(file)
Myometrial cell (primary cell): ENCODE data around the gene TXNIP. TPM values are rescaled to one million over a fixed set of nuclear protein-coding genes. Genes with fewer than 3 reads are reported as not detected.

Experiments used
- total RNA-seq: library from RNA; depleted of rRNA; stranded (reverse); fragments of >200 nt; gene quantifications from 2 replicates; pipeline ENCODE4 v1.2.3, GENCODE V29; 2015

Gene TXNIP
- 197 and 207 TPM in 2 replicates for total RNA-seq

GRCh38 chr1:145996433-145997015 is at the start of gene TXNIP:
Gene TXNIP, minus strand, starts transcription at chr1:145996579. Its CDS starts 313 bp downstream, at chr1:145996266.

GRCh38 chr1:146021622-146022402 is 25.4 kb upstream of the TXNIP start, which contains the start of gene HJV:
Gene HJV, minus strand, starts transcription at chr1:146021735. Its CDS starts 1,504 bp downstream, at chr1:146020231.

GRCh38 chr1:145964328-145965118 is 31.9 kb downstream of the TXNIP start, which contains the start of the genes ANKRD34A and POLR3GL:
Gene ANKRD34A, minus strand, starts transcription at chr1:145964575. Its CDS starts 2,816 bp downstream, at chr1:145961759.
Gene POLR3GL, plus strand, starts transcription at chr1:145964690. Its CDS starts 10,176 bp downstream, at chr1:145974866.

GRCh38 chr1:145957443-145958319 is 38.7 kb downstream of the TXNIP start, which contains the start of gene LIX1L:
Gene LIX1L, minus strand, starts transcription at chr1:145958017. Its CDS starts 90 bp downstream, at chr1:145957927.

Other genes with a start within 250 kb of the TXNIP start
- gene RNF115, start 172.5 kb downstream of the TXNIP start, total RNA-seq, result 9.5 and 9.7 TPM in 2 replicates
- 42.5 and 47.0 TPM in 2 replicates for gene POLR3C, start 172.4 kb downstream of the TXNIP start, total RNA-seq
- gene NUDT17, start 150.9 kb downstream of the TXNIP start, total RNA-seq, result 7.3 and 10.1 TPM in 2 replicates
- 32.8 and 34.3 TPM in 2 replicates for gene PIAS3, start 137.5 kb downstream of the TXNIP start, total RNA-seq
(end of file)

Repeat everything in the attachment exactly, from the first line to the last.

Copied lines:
Myometrial cell (primary cell): ENCODE data around the gene TXNIP. TPM values are rescaled to one million over a fixed set of nuclear protein-coding genes. Genes with fewer than 3 reads are reported as not detected.

Experiments used
- total RNA-seq: library from RNA; depleted of rRNA; stranded (reverse); fragments of >200 nt; gene quantifications from 2 replicates; pipeline ENCODE4 v1.2.3, GENCODE V29; 2015

Gene TXNIP
- 197 and 207 TPM in 2 replicates for total RNA-seq

GRCh38 chr1:145996433-145997015 is at the start of gene TXNIP:
Gene TXNIP, minus strand, starts transcription at chr1:145996579. Its CDS starts 313 bp downstream, at chr1:145996266.

GRCh38 chr1:146021622-146022402 is 25.4 kb upstream of the TXNIP start, which contains the start of gene HJV:
Gene HJV, minus strand, starts transcription at chr1:146021735. Its CDS starts 1,504 bp downstream, at chr1:146020231.

GRCh38 chr1:145964328-145965118 is 31.9 kb downstream of the TXNIP start, which contains the start of the genes ANKRD34A and POLR3GL:
Gene ANKRD34A, minus strand, starts transcription at chr1:145964575. Its CDS starts 2,816 bp downstream, at chr1:145961759.
Gene POLR3GL, plus strand, starts transcription at chr1:145964690. Its CDS starts 10,176 bp downstream, at chr1:145974866.

GRCh38 chr1:145957443-145958319 is 38.7 kb downstream of the TXNIP start, which contains the start of gene LIX1L:
Gene LIX1L, minus strand, starts transcription at chr1:145958017. Its CDS starts 90 bp downstream, at chr1:145957927.

Other genes with a start within 250 kb of the TXNIP start
- gene RNF115, start 172.5 kb downstream of the TXNIP start, total RNA-seq, result 9.5 and 9.7 TPM in 2 replicates
- 42.5 and 47.0 TPM in 2 replicates for gene POLR3C, start 172.4 kb downstream of the TXNIP start, total RNA-seq
- gene NUDT17, start 150.9 kb downstream of the TXNIP start, total RNA-seq, result 7.3 and 10.1 TPM in 2 replicates
- 32.8 and 34.3 TPM in 2 replicates for gene PIAS3, start 137.5 kb downstream of the TXNIP start, total RNA-seq